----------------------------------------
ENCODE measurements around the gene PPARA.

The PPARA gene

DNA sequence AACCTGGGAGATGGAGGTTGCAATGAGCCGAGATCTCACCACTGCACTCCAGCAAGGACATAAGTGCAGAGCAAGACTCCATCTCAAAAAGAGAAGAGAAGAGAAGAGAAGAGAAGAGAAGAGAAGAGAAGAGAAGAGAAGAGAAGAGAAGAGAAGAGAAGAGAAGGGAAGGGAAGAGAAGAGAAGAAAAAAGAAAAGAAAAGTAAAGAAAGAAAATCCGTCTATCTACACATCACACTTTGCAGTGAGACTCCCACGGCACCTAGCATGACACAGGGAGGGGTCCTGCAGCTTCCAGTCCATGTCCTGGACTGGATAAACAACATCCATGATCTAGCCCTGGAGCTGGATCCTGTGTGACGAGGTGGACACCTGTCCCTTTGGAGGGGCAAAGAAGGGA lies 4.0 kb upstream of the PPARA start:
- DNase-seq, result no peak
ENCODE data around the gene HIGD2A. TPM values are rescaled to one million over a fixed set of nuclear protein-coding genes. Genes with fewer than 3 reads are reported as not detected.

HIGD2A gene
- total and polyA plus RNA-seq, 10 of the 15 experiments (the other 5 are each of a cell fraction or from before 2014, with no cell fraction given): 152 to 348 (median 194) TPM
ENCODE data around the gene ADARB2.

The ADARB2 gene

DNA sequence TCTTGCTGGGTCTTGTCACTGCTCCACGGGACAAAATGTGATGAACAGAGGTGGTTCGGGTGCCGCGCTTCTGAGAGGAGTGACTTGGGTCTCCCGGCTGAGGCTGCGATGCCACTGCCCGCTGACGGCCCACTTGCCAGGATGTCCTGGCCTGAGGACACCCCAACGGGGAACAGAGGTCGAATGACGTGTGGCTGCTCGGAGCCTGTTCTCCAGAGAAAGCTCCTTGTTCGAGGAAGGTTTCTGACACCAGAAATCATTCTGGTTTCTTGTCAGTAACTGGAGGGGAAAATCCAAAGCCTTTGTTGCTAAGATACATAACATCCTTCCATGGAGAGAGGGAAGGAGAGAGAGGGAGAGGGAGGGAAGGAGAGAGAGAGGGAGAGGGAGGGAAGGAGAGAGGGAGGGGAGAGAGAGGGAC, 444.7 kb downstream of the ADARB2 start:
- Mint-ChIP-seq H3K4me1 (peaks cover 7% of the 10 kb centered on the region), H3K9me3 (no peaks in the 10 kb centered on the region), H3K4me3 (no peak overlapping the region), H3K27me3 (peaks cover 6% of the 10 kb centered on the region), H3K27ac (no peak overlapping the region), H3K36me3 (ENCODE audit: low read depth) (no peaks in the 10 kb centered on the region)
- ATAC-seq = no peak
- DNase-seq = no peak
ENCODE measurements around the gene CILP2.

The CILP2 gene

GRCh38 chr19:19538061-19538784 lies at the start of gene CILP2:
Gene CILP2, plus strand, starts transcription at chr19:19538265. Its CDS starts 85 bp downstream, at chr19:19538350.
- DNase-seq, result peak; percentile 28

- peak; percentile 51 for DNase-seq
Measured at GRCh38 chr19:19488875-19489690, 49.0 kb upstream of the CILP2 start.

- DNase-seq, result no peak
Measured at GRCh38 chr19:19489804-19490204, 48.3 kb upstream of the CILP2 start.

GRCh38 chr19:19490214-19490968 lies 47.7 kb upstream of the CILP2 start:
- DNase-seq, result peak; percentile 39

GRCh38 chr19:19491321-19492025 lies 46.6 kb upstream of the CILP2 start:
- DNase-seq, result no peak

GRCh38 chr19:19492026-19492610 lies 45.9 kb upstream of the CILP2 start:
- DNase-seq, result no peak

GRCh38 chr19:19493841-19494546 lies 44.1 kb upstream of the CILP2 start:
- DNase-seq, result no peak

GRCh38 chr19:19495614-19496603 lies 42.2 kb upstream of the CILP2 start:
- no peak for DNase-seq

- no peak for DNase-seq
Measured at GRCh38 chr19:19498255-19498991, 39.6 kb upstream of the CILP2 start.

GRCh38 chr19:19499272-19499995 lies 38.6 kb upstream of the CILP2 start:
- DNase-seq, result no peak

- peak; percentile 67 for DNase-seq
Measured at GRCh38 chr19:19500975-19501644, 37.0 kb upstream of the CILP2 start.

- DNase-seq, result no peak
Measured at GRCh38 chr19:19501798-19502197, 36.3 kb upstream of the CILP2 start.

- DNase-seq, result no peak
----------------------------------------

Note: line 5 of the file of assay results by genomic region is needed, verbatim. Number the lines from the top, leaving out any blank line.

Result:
ENCODE data around the gene HIGD2A. TPM values are rescaled to one million over a fixed set of nuclear protein-coding genes. Genes with fewer than 3 reads are reported as not detected.